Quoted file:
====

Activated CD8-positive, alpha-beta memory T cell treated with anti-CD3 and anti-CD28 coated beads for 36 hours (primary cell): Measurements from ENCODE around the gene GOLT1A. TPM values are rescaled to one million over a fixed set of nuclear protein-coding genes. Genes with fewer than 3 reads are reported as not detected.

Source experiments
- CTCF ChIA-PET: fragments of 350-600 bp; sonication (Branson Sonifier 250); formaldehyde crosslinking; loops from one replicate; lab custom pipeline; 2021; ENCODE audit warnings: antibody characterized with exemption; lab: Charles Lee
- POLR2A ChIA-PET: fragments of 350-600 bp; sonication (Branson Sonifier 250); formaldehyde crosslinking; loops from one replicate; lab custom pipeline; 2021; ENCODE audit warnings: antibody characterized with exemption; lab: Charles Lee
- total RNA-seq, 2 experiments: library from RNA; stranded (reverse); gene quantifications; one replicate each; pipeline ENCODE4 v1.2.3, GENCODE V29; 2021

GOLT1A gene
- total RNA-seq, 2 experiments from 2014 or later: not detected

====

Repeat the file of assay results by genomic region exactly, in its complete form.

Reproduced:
Activated CD8-positive, alpha-beta memory T cell treated with anti-CD3 and anti-CD28 coated beads for 36 hours (primary cell): Measurements from ENCODE around the gene GOLT1A. TPM values are rescaled to one million over a fixed set of nuclear protein-coding genes. Genes with fewer than 3 reads are reported as not detected.

Source experiments
- CTCF ChIA-PET: fragments of 350-600 bp; sonication (Branson Sonifier 250); formaldehyde crosslinking; loops from one replicate; lab custom pipeline; 2021; ENCODE audit warnings: antibody characterized with exemption; lab: Charles Lee
- POLR2A ChIA-PET: fragments of 350-600 bp; sonication (Branson Sonifier 250); formaldehyde crosslinking; loops from one replicate; lab custom pipeline; 2021; ENCODE audit warnings: antibody characterized with exemption; lab: Charles Lee
- total RNA-seq, 2 experiments: library from RNA; stranded (reverse); gene quantifications; one replicate each; pipeline ENCODE4 v1.2.3, GENCODE V29; 2021

GOLT1A gene
- total RNA-seq, 2 experiments from 2014 or later: not detected